The verge of competing
You are walking quite the tightrope right now. There are many ways to handle being on the verge of a championship run, so it is hard to list them all. I am of the firm belief that you should go boom or bust if you are currently sitting between sixth and ninth in your league and have an outside shot of going all the way.
In order to make a run at the championship right now, you are going to have to take on risks, which is key to any trade you make right now. You need to sell safe commodities to owners who are willing to part with an ailing star. There are a lot of points and not much time between you and the money, so you need a boom-or-bust finish to your season. Why not try for it? Does anyone really remember who finished second through last in your league? Or do they remember who won it all?
So, a few suggestions as to whom you should target for the big finale:
Sidney Crosby, C, Penguins: Not an easy acquisition by any means, but Crosby should be back for the final few weeks of the season, and he has that kind of potential you need to make leaps and bounds in the standings. He'll cost you a big name or two, so start with players like Vincent Lecavalier, whose Lightning appear to be doing little more than limping to the end of the season.
Mats Sundin, C, Maple Leafs: No one has more to prove to his fan base than Captain Mats. Refusing to move at the deadline means Sundin has to prove there is still meaningful hockey to play in Toronto this season. He and the remaining Leafs are on fire. He will cost a pretty penny in a trade, but I'll bet you Ilya Kovalchuk could get talks moving. Kovy and crew seem deflated without Marian Hossa.
Alexander Frolov, LW, Kings: Unlike the situation in Tampa Bay, no one expected the Kings to compete this season, so it's OK for the team to play loose and try to finish the season with a decent showing. No line in hockey is exhibiting that spirit more than Frolov, Mike Cammalleri and Patrick O'Sullivan. Go ahead and target all three. If they keep their pace up, they'll finish among the top forwards for the remainder of the season.
Carey Price, G, Canadiens: Say it with me, "I believe." I said it before he was handed the unquestioned No. 1 job in Montreal, and I'll say it again now that it has become a trendy thing to say. Price eats pressure for breakfast, and he will finish the season as one of, if not the best, goalie in fantasy. He should cost less than that in trade despite the hype.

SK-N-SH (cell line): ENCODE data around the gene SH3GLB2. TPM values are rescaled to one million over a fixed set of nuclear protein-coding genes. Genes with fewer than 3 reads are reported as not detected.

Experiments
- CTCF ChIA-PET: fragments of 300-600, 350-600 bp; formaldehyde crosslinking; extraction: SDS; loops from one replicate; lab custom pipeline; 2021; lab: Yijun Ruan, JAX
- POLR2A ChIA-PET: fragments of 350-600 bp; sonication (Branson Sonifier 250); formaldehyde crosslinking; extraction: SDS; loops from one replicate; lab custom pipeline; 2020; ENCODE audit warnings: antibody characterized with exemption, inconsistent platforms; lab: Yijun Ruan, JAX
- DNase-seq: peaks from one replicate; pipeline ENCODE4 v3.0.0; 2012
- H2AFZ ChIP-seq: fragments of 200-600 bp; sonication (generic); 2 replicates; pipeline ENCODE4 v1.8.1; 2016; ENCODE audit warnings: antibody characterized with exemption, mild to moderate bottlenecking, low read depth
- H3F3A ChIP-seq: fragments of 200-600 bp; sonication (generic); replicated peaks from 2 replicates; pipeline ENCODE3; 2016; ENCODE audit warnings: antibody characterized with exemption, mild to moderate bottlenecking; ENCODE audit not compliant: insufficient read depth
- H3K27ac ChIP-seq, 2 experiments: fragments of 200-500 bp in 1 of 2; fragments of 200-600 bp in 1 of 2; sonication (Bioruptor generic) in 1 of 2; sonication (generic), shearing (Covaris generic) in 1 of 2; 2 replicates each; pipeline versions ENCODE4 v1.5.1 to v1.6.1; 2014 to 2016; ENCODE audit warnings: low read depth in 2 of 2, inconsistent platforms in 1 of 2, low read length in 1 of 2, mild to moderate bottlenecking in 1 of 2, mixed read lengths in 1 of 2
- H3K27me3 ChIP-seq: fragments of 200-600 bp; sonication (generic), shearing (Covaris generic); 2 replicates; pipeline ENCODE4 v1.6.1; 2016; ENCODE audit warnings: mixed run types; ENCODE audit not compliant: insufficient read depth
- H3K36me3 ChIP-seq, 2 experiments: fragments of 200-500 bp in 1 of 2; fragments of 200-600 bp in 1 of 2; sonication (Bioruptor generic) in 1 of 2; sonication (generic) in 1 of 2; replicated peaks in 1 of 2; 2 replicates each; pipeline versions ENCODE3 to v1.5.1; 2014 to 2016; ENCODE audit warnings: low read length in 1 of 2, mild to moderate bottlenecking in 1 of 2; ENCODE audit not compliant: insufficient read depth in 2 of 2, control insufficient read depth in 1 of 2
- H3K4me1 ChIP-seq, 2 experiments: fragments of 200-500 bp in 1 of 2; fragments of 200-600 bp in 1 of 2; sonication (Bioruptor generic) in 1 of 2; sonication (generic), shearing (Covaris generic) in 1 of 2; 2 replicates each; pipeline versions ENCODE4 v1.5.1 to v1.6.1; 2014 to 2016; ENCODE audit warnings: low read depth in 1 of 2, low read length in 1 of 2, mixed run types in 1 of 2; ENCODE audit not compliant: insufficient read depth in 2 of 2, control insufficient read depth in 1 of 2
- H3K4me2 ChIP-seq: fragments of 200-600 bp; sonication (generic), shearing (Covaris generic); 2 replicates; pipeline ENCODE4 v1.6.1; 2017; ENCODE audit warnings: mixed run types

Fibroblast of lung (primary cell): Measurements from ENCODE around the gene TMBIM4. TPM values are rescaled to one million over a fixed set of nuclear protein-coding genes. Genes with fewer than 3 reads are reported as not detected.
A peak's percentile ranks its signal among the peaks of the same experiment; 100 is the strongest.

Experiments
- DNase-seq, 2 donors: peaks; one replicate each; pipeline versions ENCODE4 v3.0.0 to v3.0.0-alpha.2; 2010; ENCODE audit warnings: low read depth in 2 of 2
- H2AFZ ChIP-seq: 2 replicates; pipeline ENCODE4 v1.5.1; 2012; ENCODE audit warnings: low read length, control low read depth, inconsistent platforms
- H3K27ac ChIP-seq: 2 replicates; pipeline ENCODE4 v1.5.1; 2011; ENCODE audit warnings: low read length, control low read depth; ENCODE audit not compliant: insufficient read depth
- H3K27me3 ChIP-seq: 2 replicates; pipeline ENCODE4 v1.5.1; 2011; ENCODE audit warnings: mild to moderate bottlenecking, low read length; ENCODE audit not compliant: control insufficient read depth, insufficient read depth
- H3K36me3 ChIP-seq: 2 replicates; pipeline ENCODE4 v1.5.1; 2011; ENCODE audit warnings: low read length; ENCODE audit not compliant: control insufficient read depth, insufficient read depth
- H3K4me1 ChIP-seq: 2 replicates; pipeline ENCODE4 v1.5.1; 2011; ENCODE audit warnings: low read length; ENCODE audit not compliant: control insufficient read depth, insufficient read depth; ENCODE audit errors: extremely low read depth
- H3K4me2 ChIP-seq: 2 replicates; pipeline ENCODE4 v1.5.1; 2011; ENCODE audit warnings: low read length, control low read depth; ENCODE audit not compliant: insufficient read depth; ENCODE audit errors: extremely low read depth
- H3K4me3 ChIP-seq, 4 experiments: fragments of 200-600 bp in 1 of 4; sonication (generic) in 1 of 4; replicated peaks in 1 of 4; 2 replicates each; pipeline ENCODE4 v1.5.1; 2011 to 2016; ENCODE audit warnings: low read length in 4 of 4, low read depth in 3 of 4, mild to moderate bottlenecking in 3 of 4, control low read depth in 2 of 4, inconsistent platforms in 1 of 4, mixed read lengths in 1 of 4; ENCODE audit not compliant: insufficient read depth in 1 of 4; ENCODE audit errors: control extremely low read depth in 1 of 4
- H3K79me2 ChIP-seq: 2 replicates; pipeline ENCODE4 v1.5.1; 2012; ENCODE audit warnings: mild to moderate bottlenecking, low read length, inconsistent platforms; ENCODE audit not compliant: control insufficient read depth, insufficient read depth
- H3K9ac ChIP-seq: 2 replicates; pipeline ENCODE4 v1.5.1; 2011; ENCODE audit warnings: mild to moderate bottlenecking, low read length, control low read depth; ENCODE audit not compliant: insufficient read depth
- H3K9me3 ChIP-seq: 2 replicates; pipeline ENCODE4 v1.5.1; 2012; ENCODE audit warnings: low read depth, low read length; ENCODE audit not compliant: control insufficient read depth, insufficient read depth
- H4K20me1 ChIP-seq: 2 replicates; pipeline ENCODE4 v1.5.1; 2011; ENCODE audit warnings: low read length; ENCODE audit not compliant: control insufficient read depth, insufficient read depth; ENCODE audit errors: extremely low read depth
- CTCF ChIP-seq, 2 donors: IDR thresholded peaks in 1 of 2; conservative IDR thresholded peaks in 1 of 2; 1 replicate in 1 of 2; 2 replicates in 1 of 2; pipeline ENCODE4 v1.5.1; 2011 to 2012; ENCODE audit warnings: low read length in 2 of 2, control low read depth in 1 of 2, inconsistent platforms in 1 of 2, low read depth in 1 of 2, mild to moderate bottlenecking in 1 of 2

In summary, if you are on the outside looking in but have that slim chance of making a run, throw caution to the wind and do whatever you can to win.
Wallowing in defeat
Don't forget that you signed up to compete for the entire season. Just because it has become apparent that you have nowhere to go in your league, it doesn't mean you should be giving up.
I even like to seek out trades and experiment with my teams to see how it could have been if I had acted earlier. In one of my leagues, I sold the farm in forwards to acquire Wade Redden, Bryan McCabe, Zdeno Chara, Brian Rafalski and Dennis Wideman. This trade allows me the chance to see if my team is any better in this league by building with defense first.
Experiment and set yourself a reasonable goal for finishing the season. I know I said earlier that nobody remembers who finished anywhere but first place, but isn't it also true that you remember where you finished?
Head-to-head leagues should make you even more competitive; there is still the opportunity to move from the bottom to the being the consolation champion. You can also play the spoiler right up until the end.
Teams gunning for a title will come to you first for a trade, so make them sweat. Force them to pay a little more than they should to acquire the puzzle piece they seek.
Sean Allen is a fantasy baseball and hockey analyst for ESPN.com. You can e-mail him here.
13hEric D. Williams